Murex to Use GNS Modeling Technology for Cancer Drug Discovery
Murex Pharmaceuticals said this week that it will use modeling technology from Gene Network Sciences to develop cancer therapeutics.
Murex said it will use the GNS models to identify genes unique to an individual's malignancy and predict which pathways are most significant in a patient's cancer.
Based on this information, the company said it plans to design shRNA-based vaccines to stop the cancer growth.
"This marks the first time that biosimulation will be integral to the synthesis of therapies for cancer patients based on their individual gene expression data," said Colin Hill, GNS CEO, in a statement.
GNS scientists will work directly with Murex teams at the company's R&D facilities in Dallas and Carrollton, Texas.
Partek Signs Distributor, Two Customers in Israel
Partek said this week that Eisenberg Brothers will sell and support its statistical analysis and data-visualization software in Israel.
The distribution agreement includes Partek's Genomics Suite for microarray data, Discovery Suite for multi-dimensional non-microarray data, QSAR Solution for chemistry data, and Screener Solution for HTS screening data.
Separately, the company said that it had licensed its Partek Genomics Suite software to the Chaim Sheba Medical Center and the Weizmann Institute of Science.
The Tel Aviv, Israel-based Sheba Medical Center will use the software to statistically analyze data from its hemato-oncology studies. The Rehovot, Israel-based Weizmann Institute will use it to aid in research in a multitude of areas, including cancer, diabetes, nanoscience, and the environment.
CTC to Distribute InforSense Platform in Japan
InforSense said this week that CTC Laboratory Systems will distribute its KDE workflow platform in Japan.
Financial terms of the agreement were not disclosed.
CTCLS is a subsidiary of Itochu Techno-Science, a distributor and system integrator of computer systems and software in Japan.
Joseph Donahue, chief business officer of InforSense, said in a statement that the company is "experiencing strong demand" for its products in Japan.
Exludus Says Its Software Outperforms Network, Cluster File Systems on Blast Benchmarks
Exludus Technologies, a provider of data-transfer software, said this week that its RepliCator software has outperformed networked file systems and a dedicated cluster file system in NCBI-Blast benchmarks.
The company said it ran the benchmarks on the Niobe reference cluster of Opteron processors in Advanced Micro Devices' development center.
The tests were run at various node sizes on the full 5.4 GB human genome database and measured 3 kilobases of queries, per compute node, in each case.
The company said that RepliCator's run time on Blast with the full database using 64 nodes was 529 seconds — 2.7 times faster than the cluster file system, which came in at 1,462 seconds, and more than 10 times faster than NFS, which took 5,752 seconds.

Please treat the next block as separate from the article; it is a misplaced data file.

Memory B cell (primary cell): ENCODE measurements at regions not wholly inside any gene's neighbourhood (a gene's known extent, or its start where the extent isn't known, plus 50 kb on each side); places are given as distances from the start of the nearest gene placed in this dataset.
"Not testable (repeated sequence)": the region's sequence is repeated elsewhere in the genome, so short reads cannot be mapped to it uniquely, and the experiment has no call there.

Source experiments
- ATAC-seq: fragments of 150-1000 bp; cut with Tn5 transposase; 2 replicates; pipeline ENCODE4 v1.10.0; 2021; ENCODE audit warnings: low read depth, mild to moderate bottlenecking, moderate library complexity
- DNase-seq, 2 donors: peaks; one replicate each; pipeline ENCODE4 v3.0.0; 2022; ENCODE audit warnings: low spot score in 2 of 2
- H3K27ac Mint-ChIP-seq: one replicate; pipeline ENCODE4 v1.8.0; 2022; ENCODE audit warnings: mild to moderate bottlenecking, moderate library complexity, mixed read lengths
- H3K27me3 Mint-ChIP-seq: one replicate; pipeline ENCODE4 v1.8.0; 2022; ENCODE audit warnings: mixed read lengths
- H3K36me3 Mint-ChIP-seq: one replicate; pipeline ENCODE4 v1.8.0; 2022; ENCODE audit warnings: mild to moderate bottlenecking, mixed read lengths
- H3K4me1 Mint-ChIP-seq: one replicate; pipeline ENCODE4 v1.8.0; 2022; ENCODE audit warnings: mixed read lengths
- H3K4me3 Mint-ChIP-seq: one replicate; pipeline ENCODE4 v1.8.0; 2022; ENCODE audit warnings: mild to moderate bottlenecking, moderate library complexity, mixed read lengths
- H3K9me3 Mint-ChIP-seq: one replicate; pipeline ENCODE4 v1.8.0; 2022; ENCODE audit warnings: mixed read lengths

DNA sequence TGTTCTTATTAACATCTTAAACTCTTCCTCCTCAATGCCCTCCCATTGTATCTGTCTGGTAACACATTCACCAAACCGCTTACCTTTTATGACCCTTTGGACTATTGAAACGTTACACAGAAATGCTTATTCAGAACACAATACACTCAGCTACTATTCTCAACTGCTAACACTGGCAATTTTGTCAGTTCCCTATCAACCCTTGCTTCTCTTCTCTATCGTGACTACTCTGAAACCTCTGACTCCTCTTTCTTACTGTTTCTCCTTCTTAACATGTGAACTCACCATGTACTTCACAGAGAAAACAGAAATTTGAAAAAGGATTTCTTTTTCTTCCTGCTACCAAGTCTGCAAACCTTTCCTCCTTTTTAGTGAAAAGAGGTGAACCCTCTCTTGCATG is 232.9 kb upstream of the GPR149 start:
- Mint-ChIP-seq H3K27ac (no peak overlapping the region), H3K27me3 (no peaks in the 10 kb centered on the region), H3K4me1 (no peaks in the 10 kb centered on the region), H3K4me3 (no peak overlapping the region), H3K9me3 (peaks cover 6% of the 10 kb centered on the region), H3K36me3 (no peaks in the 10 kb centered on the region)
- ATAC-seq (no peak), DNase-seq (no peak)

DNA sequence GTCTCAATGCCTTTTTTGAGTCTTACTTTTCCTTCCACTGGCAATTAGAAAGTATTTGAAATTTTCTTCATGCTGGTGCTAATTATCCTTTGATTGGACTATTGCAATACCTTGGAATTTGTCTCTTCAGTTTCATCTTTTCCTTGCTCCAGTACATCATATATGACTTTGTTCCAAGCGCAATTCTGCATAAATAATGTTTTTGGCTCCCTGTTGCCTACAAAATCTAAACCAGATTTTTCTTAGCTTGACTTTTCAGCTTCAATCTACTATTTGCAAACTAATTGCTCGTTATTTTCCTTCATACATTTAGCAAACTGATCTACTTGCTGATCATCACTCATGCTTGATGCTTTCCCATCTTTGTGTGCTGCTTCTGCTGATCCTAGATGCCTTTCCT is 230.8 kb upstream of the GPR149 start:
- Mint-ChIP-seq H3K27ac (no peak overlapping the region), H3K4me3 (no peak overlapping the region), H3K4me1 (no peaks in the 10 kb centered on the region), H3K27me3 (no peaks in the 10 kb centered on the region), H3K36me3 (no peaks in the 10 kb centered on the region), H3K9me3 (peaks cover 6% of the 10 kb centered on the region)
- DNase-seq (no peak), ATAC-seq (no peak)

At 128 nodes, RepliCator still ran the query in 529 seconds, which was 5 times faster than the cluster file system, which took 2,869 seconds. The NFS server case could not be run at 128 nodes, the company said.
Columbia's NCBC, IBM to Host DREAM Workshop in September
The National Center for Biomedical Computing at Columbia University, in collaboration with the IBM Computational Biology Center, will host a workshop for assessing methods for reverse engineering of biological circuits this fall, the organizations said this week.
The DREAM (Dialogue on Reverse Engineering Assessment Methods) workshop will be held at the Wave Hill Conference Center, New York, NY, Sept. 7-8.
As BioInform reported in February [BioInform 02-17-06], the organizers of the DREAM initiative aim to provide a forum for researchers to discuss a framework for evaluating experimental and computational tools used to reverse engineer biological pathways.
The workshop will address issues related to the identification of "gold standards" that could be used to test the accuracy of these methods, the organizers said in a statement this week. Further information on the workshop is available at http://dimacs.rutgers.edu/Workshops/ReverseEng/announcement.html.
Bioinformatics.Org to Offer Online and On-Site Bioinformatics Training Courses
The non-profit Bioinformatics Organization said this week that it will now offer online and on-site training courses on open source bioinformatics software.
Online training will be free, but on-site courses will require a fee.
Bioinformatics.Org has scheduled its first on-site course for Sept. 19-20 in Cambridge, Mass. The course, which will instruct laboratory researchers on Perl and R, including BioPerl and Bioconductor, is $600 for students from commercial firms and $300 for academics. Further information is available at http://edu.bioinformatics.org/.